The Day of Dialogue’s purpose is to gather all of DePauw’s campus for conversation about complex issues occurring on and beyond the campus. The idea is that by talking and “practicing” dialogue, the problems encountered on campus will be resolved.
This day should be mandatory for a number of reasons, one being that the issues talked about on that day aren’t in a continuous conversation. It’s not enough to have one day where these issues are brought to light when nothing on campus is done to fix and address them. The conversation needs to be continuous in order to educate others and prevent any further ignorance on campus.
In addition, Day of Dialogue asks minority groups such as people of color to speak on behalf of others. DePauw has such a small population, especially for people of color, and Day of Dialogue forces those groups to use “we” statements rather than “I” ones. Day of Dialogue puts people of color on a pedestal for one day and “addresses” their concerns when in reality very little is actually fixed on DePauw’s campus.
Day of Dialogue also is not as inclusive in their issues that they decide to talk about. The last Day of Dialogue was much more focused on race, based on the start of the event with the keynote speaker and what she discussed. There are more concerns on campus that branch out of the People of Color community, such as issues within women’s rights and the LGBTQ+ community. The goal for Day of Dialogue should be to become more inclusive with the issues they focus on rather than pick and choose issues that relate to one topic.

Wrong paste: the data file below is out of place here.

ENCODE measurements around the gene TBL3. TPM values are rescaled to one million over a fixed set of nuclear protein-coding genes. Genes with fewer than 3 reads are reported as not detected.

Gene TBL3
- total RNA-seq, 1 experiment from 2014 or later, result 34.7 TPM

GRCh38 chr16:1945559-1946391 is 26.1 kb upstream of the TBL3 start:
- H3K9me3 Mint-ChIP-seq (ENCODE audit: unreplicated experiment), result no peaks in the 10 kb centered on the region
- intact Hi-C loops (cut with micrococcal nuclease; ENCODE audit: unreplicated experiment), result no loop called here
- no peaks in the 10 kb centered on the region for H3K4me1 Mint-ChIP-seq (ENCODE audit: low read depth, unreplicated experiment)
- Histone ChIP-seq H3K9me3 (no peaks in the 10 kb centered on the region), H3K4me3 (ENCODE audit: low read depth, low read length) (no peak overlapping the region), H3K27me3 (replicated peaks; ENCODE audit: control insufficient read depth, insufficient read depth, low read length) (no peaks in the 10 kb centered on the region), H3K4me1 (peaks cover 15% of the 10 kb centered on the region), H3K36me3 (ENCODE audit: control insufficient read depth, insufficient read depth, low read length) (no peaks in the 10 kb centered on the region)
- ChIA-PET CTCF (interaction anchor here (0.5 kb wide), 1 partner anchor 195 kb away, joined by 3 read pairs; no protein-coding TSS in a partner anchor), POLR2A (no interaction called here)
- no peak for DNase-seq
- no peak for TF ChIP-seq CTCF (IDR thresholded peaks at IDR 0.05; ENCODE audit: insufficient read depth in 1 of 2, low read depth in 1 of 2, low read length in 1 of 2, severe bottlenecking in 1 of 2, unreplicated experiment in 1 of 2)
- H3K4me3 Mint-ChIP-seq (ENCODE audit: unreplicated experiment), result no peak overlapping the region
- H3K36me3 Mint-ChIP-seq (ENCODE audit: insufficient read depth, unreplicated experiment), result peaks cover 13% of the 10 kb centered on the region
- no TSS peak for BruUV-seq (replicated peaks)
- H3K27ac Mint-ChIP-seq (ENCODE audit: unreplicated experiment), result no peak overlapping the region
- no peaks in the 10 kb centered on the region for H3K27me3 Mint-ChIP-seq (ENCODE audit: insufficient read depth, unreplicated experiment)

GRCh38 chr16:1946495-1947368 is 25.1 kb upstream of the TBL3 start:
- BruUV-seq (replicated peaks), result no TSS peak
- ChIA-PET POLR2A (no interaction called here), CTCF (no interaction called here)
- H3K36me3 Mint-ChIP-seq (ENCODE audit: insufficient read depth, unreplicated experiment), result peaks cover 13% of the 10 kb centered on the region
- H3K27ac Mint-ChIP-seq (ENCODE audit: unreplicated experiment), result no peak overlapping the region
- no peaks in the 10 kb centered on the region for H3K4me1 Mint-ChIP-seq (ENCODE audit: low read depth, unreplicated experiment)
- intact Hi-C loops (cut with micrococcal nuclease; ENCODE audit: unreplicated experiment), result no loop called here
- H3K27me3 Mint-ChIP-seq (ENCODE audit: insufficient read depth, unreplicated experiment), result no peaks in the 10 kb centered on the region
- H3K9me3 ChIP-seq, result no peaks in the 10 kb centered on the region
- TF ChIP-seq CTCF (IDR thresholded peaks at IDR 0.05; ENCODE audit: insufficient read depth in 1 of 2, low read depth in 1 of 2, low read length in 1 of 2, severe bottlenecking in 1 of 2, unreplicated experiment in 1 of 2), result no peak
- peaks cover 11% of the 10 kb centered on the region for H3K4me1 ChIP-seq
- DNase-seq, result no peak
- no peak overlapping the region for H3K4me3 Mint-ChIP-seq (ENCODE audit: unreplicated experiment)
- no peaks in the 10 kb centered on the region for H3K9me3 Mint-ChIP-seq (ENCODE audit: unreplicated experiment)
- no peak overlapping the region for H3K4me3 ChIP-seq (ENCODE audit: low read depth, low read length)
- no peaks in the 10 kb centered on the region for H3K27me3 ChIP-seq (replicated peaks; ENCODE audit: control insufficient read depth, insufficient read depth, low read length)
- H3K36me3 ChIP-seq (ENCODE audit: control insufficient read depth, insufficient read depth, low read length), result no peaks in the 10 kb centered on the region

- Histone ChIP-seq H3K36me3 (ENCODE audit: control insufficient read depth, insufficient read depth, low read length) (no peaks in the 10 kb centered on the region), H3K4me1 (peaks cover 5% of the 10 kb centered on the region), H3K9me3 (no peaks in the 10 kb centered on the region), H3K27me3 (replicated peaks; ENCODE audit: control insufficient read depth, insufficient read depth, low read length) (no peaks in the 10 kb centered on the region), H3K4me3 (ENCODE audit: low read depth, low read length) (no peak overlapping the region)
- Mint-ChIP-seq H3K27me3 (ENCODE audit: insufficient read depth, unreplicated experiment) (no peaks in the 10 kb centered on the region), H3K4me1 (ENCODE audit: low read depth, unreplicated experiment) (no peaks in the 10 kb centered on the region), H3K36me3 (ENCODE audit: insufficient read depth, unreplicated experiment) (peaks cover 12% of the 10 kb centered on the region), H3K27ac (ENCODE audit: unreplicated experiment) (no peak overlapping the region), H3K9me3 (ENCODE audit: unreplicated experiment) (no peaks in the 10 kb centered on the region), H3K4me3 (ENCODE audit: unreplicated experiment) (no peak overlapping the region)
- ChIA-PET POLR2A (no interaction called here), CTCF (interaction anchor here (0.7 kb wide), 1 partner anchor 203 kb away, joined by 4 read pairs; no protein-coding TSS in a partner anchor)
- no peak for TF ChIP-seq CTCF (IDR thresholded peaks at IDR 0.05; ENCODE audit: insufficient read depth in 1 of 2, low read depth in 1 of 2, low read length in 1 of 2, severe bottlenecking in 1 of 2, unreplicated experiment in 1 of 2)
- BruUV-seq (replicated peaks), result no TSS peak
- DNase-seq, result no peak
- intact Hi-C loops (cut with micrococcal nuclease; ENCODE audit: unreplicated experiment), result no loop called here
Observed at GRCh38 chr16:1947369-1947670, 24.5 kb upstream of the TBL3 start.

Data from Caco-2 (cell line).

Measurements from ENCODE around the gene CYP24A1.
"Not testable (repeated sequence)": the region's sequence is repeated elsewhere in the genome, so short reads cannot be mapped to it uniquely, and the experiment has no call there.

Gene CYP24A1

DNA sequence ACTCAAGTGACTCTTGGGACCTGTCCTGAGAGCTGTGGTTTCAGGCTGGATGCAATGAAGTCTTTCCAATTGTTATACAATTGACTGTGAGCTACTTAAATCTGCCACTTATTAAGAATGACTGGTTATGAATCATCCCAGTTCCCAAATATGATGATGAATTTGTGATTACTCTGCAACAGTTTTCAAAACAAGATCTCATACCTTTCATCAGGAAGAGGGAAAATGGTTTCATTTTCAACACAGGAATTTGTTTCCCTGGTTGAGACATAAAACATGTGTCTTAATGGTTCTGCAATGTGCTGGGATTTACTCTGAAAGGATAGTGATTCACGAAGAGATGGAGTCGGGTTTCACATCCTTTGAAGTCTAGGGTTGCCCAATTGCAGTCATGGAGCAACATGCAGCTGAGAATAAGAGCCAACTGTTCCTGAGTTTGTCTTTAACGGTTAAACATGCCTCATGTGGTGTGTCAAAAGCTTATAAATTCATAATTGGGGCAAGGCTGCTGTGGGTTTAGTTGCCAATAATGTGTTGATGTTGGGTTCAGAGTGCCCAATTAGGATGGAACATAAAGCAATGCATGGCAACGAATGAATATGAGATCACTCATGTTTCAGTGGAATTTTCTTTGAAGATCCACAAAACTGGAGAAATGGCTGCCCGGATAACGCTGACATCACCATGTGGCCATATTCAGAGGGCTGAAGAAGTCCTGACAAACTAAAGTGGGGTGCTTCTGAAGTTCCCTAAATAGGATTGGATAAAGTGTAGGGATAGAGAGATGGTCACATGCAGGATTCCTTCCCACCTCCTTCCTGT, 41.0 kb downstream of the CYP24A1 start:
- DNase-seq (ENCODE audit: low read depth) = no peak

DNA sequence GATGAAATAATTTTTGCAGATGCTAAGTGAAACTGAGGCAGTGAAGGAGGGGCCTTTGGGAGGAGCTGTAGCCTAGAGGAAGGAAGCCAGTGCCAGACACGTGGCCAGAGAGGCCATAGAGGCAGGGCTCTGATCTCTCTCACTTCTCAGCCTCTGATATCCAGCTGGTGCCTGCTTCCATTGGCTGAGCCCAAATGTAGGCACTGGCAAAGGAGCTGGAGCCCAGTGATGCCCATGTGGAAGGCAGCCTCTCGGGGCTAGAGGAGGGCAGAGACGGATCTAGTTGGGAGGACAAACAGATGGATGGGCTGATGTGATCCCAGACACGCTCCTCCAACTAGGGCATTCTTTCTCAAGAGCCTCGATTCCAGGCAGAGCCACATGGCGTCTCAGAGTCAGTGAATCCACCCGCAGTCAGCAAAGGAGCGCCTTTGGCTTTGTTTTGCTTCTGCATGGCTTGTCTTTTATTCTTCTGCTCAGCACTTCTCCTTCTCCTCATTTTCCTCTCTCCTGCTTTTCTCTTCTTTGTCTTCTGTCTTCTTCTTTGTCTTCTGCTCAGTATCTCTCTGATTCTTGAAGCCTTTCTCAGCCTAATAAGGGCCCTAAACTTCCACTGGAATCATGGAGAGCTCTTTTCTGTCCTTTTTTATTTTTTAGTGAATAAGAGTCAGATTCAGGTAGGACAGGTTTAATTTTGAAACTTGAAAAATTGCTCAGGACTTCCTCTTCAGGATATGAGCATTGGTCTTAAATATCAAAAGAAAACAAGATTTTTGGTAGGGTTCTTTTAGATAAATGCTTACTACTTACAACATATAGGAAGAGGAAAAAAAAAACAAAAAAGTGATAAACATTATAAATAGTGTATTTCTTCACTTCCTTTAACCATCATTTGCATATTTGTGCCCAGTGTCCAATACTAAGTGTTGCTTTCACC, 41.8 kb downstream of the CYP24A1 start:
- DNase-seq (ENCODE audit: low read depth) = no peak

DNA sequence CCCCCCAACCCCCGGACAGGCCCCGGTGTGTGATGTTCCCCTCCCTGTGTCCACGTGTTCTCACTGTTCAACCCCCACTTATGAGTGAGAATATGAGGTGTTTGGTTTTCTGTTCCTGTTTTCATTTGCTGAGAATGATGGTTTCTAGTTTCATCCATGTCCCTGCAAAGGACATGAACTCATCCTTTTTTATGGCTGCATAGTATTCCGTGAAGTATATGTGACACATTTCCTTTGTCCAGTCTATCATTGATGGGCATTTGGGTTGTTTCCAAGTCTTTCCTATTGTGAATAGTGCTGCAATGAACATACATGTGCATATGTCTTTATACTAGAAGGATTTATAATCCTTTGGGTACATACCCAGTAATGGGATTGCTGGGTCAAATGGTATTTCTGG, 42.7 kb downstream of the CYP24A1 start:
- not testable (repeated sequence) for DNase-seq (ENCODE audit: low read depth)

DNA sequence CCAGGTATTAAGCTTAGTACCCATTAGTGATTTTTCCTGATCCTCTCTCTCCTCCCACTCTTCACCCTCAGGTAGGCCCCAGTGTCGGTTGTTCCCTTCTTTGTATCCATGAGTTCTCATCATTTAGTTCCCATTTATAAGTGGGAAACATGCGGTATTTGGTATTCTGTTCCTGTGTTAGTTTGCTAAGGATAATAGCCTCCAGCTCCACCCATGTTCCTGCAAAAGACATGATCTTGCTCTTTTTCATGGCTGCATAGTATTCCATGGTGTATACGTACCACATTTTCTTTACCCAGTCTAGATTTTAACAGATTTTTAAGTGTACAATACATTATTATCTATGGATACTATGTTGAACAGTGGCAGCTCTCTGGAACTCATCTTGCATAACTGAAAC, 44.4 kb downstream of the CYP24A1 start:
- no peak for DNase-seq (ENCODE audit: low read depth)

The next Day of Dialogue should be mandatory, especially for those that feel they should not have to participate in these sort of events as they are the ones that need it the most. Educating people and working as a community to resolve these types of problems is the goal of Day of Dialogue. If people are not motivated to go on their own, none of these concerns will have a solution.